Presentation of manuscripts


Title page

This should be provided as a separate file in the submission process. It should include the full title of the manuscript; full names of all authors, their job title, and their affiliation; and full contact details of the corresponding author (address, telephone, fax and email).


Abstract

This should be about 300 words for full articles, and 200-250 words for shorter papers. The abstract should provide a concise summary of the main content, findings, and/or argument of the paper. It should be followed by between 3 and 6 key words designed to help readers to find the paper easily in electronic searches. Referral to the key words used in major databases (CINAHL, Medline, etc.) is advisable.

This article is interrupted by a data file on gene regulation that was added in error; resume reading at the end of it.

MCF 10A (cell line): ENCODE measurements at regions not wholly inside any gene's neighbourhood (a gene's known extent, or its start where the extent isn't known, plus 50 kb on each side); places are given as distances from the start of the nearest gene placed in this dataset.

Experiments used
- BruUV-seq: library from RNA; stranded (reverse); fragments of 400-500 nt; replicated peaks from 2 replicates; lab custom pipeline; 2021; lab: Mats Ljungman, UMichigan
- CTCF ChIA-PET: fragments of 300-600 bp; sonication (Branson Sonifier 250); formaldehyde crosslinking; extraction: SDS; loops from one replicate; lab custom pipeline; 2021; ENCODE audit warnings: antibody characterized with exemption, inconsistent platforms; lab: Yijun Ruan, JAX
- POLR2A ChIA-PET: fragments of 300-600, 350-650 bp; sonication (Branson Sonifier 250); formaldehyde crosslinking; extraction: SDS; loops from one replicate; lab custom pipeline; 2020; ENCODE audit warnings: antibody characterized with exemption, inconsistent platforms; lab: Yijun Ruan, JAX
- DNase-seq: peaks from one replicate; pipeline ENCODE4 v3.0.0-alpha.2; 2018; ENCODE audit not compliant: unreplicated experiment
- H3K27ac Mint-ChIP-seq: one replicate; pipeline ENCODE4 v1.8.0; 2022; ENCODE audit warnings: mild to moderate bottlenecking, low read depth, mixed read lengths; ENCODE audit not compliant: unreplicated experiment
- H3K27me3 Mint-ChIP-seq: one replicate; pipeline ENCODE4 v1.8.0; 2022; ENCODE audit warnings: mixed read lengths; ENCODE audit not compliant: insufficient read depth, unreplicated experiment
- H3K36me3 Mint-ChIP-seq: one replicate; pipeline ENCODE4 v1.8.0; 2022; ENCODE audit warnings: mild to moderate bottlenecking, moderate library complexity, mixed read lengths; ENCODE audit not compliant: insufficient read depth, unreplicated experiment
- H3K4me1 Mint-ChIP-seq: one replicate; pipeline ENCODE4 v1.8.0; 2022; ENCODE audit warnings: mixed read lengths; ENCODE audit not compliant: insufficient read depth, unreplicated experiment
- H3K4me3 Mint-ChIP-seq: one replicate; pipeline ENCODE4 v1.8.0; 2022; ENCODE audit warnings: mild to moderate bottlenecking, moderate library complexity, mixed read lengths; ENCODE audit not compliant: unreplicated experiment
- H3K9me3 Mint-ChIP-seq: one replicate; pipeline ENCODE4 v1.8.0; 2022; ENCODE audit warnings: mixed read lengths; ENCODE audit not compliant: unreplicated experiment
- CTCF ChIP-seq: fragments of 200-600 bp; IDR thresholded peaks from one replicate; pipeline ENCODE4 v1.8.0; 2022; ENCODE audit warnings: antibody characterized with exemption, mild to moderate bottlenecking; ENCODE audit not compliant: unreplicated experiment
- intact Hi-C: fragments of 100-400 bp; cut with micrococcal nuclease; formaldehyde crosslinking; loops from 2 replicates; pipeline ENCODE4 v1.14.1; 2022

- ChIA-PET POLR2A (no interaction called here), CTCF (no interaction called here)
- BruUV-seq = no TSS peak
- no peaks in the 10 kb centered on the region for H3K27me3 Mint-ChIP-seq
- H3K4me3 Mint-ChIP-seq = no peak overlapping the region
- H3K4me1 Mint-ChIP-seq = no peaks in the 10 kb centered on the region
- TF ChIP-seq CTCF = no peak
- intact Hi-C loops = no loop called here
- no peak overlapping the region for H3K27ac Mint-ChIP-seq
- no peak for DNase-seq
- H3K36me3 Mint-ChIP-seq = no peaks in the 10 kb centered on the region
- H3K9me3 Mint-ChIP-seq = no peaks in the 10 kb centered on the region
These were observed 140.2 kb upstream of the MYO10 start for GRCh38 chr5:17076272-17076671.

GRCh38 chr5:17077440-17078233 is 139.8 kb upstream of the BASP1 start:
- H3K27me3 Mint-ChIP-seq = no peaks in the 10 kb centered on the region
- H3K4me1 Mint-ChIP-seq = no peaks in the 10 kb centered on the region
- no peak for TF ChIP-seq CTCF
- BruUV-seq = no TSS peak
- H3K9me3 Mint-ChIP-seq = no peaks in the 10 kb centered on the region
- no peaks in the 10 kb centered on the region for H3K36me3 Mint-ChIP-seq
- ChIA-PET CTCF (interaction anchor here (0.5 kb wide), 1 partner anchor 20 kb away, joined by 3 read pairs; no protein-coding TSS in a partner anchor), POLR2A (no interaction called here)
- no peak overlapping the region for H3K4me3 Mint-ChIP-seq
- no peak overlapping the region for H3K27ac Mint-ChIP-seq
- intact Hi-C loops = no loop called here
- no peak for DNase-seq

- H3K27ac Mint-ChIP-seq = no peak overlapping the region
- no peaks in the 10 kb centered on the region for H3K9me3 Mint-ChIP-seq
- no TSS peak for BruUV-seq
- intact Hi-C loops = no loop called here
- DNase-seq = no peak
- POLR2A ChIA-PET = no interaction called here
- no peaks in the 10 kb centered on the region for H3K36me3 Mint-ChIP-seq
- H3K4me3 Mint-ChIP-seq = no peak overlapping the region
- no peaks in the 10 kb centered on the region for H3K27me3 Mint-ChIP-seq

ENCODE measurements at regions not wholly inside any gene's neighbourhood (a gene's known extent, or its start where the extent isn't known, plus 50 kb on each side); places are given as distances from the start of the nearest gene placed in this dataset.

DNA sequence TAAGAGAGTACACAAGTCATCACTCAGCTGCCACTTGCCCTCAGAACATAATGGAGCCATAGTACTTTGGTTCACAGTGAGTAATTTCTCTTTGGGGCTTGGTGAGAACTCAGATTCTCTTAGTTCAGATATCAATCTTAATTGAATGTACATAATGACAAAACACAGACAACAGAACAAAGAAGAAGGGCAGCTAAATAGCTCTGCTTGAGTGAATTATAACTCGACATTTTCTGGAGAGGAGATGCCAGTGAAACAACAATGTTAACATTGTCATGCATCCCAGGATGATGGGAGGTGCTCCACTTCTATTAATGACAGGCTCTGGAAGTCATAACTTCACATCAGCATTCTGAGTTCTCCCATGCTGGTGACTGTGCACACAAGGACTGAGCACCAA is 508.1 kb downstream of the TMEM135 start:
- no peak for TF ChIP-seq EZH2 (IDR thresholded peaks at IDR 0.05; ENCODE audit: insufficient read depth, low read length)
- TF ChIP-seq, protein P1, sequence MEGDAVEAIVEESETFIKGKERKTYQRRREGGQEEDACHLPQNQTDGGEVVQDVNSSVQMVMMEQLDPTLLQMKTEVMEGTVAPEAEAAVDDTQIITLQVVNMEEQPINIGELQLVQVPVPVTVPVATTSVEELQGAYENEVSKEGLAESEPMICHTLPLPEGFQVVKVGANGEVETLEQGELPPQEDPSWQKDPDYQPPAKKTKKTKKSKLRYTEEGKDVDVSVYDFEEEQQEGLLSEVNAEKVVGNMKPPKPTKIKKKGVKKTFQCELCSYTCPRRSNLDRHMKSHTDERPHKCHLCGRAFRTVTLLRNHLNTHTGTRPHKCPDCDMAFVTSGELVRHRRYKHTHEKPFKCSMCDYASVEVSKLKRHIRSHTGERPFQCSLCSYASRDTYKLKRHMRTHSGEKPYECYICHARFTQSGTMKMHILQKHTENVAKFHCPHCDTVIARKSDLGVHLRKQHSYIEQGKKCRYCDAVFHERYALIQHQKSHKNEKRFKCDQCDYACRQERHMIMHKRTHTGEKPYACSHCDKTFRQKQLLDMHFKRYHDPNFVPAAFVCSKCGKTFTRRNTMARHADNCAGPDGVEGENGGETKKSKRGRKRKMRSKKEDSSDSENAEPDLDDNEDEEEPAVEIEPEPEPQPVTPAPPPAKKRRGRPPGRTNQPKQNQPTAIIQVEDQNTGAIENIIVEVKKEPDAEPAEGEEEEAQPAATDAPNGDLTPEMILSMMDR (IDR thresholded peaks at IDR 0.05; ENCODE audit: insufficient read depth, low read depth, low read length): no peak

Structure of main article

The structure and format of the main part of the paper will depend upon its nature. Full research reports should follow the format appropriate to the design and approach. Traditional quantitative studies should be presented as introduction, background (literature review), methods (including details of sampling, data collection, data analysis, ethical issues, and limitations), results, discussion, conclusion. Other approaches (e.g. qualitative research) should be adequately structured and contain sufficient detail for the rigour of the study to be assessed. While the order and presentation may vary, similar aspects should be addressed. Theoretical discussions and policy analysis must show robust, logical design with clear differentiation between opinion, evidence and interpretation. Full details of the search strategy should be included for literature reviews.

Headings

Three levels of heading should be employed.  Major headings should be centred, underlined and in block capitals.  Intermediate headings should be left-adjusted and in lower case with a leading capital (“Sentence case”).  Minor headings should be left-adjusted, in bold italics.

Tables, illustrations and charts